0 0 0 0 
0 1 2 3 
0 2 0 2 
0 3 2 1 
The problem is that multiplying by 2 doesn't have an inverse--not only does 2*2 result in the excluded zero element, 2*1=2*3=2, which means we don't have multiplicative inverses, so Z%4 is not a field.

By contrast, Z%5 works fine as a group under multiplication, with this multiplication table:
0 0 0 0 0 
0 1 2 3 4 
0 2 4 1 3 
0 3 1 4 2 
0 4 3 2 1 
(Try this in NetRun now!)

As it happens, the nonzero elements of Z%n act as a group under ordinary integer multiplication if and only if n is prime.  Because it has working addition and multiplication, Z%n is a "field".

Modular Inverse

Since Z%n is a group under multiplication, and groups have inverses, it's possible to find the multiplicative inverse of a number, where the product of a number and its inverse gives 1.  For example, in Z%5, the multiplicative inverse of 3 is 2, since 3*2=1 mod 5.  This is also called the modular inverse, since 3*2=6 without the modulus.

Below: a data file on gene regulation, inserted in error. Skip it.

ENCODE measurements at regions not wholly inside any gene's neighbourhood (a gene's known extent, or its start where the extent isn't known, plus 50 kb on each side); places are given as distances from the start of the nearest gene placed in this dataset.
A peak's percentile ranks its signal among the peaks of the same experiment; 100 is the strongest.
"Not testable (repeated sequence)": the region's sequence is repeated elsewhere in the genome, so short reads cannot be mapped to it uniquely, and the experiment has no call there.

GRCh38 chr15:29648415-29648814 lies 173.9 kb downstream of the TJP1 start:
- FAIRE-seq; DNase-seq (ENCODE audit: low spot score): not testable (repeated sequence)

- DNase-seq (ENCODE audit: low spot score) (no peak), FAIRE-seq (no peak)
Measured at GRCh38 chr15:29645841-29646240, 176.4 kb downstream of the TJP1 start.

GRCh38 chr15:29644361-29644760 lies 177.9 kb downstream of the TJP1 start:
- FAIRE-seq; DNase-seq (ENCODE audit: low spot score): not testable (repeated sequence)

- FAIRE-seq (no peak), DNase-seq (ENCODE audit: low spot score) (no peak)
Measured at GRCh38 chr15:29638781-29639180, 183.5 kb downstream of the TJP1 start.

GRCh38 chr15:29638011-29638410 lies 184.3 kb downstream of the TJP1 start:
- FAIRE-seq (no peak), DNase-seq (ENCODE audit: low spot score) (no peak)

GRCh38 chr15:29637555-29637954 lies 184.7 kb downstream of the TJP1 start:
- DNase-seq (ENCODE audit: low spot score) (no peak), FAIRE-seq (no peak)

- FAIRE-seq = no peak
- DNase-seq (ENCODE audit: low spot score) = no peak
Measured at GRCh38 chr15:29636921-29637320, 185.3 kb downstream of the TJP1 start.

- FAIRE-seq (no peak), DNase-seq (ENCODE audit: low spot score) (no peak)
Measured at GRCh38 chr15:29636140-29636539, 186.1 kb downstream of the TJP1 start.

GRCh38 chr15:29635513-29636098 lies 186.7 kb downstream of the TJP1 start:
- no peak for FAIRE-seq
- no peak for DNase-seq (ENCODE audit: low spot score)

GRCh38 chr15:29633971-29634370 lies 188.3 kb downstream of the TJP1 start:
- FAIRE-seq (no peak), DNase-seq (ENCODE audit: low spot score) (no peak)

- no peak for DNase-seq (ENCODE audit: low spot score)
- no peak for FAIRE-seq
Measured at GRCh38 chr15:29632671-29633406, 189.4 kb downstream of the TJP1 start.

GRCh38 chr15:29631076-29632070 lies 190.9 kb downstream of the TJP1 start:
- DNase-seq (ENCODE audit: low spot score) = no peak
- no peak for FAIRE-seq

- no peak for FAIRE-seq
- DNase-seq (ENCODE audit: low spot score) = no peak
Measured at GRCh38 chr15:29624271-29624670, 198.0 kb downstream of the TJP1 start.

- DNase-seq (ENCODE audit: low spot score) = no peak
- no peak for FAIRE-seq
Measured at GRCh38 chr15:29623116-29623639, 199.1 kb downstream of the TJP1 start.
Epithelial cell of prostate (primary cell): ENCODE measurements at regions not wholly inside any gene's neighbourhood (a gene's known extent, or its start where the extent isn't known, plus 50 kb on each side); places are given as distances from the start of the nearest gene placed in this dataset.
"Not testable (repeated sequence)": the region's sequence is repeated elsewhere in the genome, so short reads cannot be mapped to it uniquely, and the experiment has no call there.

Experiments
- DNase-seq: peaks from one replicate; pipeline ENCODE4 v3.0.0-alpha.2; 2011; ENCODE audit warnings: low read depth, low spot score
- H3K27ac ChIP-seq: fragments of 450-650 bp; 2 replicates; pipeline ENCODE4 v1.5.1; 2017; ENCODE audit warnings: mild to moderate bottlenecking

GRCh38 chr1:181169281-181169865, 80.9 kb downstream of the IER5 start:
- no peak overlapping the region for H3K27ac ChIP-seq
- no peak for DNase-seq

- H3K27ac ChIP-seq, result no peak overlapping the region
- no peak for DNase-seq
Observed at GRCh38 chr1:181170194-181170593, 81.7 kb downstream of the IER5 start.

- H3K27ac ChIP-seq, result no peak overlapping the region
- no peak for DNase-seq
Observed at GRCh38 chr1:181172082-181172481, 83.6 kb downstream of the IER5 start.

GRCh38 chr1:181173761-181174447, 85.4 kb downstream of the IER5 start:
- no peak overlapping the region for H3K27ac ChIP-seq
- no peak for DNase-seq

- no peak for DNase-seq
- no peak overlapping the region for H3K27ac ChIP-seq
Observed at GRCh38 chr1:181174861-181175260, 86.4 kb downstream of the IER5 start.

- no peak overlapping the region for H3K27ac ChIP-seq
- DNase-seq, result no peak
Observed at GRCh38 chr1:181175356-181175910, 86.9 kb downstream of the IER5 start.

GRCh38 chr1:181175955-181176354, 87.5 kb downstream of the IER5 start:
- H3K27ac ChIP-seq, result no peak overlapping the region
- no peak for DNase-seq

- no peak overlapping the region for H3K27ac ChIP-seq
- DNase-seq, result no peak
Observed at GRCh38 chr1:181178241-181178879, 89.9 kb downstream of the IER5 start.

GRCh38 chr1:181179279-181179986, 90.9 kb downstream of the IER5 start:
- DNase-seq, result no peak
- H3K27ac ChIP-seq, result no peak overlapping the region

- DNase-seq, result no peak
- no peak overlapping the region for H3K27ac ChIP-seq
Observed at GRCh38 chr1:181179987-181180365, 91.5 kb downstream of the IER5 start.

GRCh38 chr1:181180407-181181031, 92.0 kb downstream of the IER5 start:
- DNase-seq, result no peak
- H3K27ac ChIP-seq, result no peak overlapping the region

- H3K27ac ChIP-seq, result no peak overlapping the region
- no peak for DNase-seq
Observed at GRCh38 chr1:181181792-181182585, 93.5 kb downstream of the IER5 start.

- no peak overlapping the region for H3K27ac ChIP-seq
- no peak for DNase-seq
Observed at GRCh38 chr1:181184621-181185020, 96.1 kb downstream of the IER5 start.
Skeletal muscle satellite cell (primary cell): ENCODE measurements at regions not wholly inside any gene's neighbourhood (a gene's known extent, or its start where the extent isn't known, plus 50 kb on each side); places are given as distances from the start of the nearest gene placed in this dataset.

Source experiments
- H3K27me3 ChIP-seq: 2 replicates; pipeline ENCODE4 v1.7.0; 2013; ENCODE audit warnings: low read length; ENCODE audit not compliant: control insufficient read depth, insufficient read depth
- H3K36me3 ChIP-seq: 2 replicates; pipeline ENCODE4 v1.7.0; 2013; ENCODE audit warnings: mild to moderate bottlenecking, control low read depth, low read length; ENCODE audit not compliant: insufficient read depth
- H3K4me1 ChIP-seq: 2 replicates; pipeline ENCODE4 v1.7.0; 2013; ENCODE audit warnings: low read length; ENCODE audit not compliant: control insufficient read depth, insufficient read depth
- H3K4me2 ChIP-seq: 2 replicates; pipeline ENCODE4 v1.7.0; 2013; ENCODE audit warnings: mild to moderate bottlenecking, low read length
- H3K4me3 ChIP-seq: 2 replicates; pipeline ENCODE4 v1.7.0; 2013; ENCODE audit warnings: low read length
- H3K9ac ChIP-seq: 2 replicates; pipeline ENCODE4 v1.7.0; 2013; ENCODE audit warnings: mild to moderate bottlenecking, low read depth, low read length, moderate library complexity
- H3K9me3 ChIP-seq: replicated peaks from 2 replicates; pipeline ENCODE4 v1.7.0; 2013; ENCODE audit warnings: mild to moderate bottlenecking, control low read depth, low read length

It is possible to find the modular inverse via brute force, by checking every number between 1 and p, but this takes 2N checks for an N-bit number.  It is much more efficient to use the extended euclidean greatest common denominator algorithm (EGCD) to find modular inverses.  The EGCD algorithm finds the constants x and y such that:
     gcd(a,b) = ax + by

We run the EGCD algorithm on the multiplier a and the prime P.  Because P is prime, the gcd of anything smaller and P is 1, so we'll get constants x and y such that:
     1 = ax + Py

Since we're operating modulo the prime, we don't care about y, and we have:
     1 = ax mod P
This indicates x is the modular inverse of a.

The EGCD algorithm operates by maintaining the invariant that ax + by is our estimate of the gcd.  Initially, our estimate is
that the gcd is either a or b, so x and y are 0 and 1.  As we reduce the estimate by repeatedly subtracting off copies of a and b, we adjust x and y to compensate.

For example, if we want to calculate the modular inverse of 10 mod 13, the EGCD would calculate:

gcd = a * x  +  b * y
13 = 10 * 0 + 13 * 1 10 = 10 * 1 + 13 * 0 3 = 10 * -1 + 13 * 1 1 = 10 * 4 + 13 * -3

Here's Z%13.  10's modular inverse is indeed 4  (4*10=1 mod 13).

mod13	0	1	2	3	4	5	6	7	8	9	10	11	12	13	
0	0	0	0	0	0	0	0	0	0	0	0	0	0	0	
1	0	1	2	3	4	5	6	7	8	9	10	11	12	0	
2	0	2	4	6	8	10	12	1	3	5	7	9	11	0	
3	0	3	6	9	12	2	5	8	11	1	4	7	10	0	
4	0	4	8	12	3	7	11	2	6	10	1	5	9	0	
5	0	5	10	2	7	12	4	9	1	6	11	3	8	0	
6	0	6	12	5	11	4	10	3	9	2	8	1	7	0	
7	0	7	1	8	2	9	3	10	4	11	5	12	6	0